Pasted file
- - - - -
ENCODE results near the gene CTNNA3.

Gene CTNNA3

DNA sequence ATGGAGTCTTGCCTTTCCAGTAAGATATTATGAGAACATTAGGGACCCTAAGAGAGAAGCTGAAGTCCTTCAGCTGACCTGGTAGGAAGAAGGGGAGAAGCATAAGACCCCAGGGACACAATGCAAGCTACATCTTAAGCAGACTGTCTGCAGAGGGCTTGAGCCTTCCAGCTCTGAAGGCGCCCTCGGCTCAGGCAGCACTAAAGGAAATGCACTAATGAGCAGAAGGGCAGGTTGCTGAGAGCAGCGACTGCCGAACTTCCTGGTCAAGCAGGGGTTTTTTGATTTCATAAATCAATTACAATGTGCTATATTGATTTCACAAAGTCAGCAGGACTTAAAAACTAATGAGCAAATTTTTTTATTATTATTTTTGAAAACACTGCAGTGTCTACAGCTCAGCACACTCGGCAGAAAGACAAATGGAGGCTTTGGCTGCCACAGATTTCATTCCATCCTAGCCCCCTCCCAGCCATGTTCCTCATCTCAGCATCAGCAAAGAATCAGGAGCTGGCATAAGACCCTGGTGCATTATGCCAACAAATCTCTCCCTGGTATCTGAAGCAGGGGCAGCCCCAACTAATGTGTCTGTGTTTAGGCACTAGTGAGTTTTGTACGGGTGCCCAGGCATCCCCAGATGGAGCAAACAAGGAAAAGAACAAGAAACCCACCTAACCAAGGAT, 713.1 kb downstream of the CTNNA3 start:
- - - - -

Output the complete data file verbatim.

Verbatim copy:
ENCODE results near the gene CTNNA3.

Gene CTNNA3

DNA sequence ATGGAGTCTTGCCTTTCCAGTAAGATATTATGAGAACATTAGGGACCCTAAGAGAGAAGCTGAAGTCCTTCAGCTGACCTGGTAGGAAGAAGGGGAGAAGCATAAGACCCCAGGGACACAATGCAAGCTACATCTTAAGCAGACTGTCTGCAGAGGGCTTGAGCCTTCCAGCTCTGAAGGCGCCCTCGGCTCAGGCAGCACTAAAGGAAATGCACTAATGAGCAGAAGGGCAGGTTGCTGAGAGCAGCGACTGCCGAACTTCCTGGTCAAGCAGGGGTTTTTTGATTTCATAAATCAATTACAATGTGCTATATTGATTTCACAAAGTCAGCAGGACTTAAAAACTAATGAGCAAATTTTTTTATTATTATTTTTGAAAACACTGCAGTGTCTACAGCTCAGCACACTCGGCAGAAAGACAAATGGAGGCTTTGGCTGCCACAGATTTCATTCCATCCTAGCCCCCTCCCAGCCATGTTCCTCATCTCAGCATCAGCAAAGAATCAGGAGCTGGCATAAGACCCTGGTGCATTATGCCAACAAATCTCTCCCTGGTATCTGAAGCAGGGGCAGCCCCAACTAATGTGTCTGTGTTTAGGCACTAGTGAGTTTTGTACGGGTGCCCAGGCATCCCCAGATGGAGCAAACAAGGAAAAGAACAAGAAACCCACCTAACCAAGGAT, 713.1 kb downstream of the CTNNA3 start: